Carlos Ghosn on the dark side of Japan, life in Lebanon and his upcoming documentary -- Jun 19
Carlos Ghosn, the auto-executive-turned-fugitive who plotted a brazen escape from Osaka in December 2019 following his arrest by Japanese authorities on charges of financial misconduct, has denounced what he calls Japan’s darker side — its legal system.

Ever since the French-Lebanese-Brazilian former chairman of Japanese car giant Nissan was arrested at Tokyo International Airport on Nov. 19, 2018, before launching a daring escape a year later hidden inside a luggage box on a private jet, the world has watched Ghosn’s capers with rapt attention.

Speaking exclusively to Arab News, the 67-year-old Ghosn, now on Interpol’s most-wanted list, again asserted his innocence and accused a powerful business cabal of being in league with Japanese prosecutors in discrediting him.

“When you go to Japan, you have the impression you are in a mature democracy where your rights are going to be respected, where you’re going to be dealt with with fairness. There is nothing more wrong than that,” Ghosn told Arab News.

“Prosecutors win in 99.4 percent of the cases, which means as long as they turn their eyes on you and for any reason they decide to pursue you on any matter, you have zero chance of getting out.”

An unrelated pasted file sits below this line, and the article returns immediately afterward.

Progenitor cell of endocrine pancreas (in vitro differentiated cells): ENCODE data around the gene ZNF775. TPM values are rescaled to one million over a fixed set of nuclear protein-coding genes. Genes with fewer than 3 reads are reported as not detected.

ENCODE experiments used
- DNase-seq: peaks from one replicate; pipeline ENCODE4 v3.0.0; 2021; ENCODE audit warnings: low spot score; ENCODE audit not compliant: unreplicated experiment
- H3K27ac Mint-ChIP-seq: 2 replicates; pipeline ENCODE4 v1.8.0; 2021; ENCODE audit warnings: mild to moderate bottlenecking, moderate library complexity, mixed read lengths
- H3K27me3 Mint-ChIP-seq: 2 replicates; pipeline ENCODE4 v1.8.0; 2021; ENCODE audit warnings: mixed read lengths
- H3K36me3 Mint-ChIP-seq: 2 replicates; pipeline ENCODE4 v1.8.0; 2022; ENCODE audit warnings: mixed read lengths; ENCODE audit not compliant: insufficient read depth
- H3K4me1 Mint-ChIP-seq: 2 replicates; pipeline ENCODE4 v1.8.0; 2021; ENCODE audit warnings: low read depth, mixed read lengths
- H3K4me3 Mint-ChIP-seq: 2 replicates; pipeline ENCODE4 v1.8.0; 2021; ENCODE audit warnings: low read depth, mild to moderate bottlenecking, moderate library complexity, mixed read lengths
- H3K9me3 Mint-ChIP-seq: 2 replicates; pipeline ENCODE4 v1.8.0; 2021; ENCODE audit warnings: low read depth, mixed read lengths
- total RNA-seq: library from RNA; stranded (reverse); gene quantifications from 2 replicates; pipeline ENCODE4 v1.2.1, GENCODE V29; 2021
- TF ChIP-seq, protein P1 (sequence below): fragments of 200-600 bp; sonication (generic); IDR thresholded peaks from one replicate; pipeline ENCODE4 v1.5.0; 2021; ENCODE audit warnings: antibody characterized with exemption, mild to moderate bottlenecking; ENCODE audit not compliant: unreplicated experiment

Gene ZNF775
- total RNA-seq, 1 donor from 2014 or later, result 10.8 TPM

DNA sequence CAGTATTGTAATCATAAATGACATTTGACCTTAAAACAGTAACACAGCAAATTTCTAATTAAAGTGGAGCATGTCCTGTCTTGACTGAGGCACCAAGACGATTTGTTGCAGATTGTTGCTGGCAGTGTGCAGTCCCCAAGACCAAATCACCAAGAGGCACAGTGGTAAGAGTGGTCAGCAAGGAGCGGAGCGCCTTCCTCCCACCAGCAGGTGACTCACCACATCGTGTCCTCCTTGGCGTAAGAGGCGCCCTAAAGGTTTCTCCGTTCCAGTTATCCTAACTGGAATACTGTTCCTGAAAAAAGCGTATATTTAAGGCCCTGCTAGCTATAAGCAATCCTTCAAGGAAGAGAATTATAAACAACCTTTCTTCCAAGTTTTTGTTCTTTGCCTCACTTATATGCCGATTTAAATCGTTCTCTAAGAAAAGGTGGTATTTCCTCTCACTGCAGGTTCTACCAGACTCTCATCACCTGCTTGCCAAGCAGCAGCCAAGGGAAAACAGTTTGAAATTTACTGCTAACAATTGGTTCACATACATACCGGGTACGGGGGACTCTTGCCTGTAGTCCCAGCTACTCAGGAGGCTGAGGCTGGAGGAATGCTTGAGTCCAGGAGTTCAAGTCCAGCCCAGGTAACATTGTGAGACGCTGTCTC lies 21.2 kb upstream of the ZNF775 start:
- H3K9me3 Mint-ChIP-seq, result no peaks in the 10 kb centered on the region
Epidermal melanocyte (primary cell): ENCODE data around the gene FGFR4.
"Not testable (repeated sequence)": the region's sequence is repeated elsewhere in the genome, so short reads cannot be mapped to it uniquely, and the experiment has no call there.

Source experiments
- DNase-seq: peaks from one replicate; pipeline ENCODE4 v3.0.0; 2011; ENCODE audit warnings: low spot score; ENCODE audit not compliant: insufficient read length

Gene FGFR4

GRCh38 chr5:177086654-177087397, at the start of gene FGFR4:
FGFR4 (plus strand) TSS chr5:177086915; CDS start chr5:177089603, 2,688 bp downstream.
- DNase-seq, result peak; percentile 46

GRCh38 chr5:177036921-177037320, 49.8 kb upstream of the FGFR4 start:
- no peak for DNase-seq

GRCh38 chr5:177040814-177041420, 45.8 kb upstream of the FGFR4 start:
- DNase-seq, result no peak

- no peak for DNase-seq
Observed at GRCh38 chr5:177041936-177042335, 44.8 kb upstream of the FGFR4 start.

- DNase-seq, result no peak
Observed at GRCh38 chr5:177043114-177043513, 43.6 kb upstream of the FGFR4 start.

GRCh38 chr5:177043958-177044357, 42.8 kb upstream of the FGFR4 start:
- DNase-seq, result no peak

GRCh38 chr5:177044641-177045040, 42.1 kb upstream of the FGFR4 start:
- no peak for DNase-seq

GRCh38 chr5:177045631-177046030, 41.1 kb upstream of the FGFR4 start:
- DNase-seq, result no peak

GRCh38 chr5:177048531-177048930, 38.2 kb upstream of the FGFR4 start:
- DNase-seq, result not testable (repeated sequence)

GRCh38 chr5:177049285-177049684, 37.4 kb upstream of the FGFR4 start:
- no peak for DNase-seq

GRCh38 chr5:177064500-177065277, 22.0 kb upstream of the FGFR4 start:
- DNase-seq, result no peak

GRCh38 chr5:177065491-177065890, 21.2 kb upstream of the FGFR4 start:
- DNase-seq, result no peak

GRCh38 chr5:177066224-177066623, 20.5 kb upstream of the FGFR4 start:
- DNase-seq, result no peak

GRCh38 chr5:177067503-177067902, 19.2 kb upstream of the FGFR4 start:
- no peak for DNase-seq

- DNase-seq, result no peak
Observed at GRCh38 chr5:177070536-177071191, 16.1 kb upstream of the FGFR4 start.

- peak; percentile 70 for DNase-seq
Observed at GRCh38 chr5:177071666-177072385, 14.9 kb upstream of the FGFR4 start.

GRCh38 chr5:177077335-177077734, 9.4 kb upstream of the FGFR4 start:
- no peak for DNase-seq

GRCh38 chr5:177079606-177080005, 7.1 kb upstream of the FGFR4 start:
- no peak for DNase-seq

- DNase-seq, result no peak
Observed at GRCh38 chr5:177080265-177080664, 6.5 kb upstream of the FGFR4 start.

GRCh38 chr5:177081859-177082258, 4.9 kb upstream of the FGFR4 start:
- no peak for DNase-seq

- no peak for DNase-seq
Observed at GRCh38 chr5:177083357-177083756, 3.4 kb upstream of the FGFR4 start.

Ghosn has denied accusations of underreporting his compensation and misusing company funds to support a lavish lifestyle. The former auto executive insists that he was the victim of a corporate coup linked to a decline in Nissan’s financial performance as the Japanese automaker resisted losing autonomy to its French partner Renault.

That is why Ghosn says he had to jump his $14 million bail and flee rather than face charges in what he claims to be an unfair trial.

“Whenever you have a coalition between executives in a company, the Tokyo prosecutor, and Hideki Makihara, the minister of industry in Japan, there is no more place for justice. It’s over. It’s a killer coalition where you have zero chance of prevailing.”

Ghosn likened his treatment to the 2011 Olympus scandal and others at Toshiba, Takata and Fukushima, where he claims the same hidden hands have wrangled their favored results.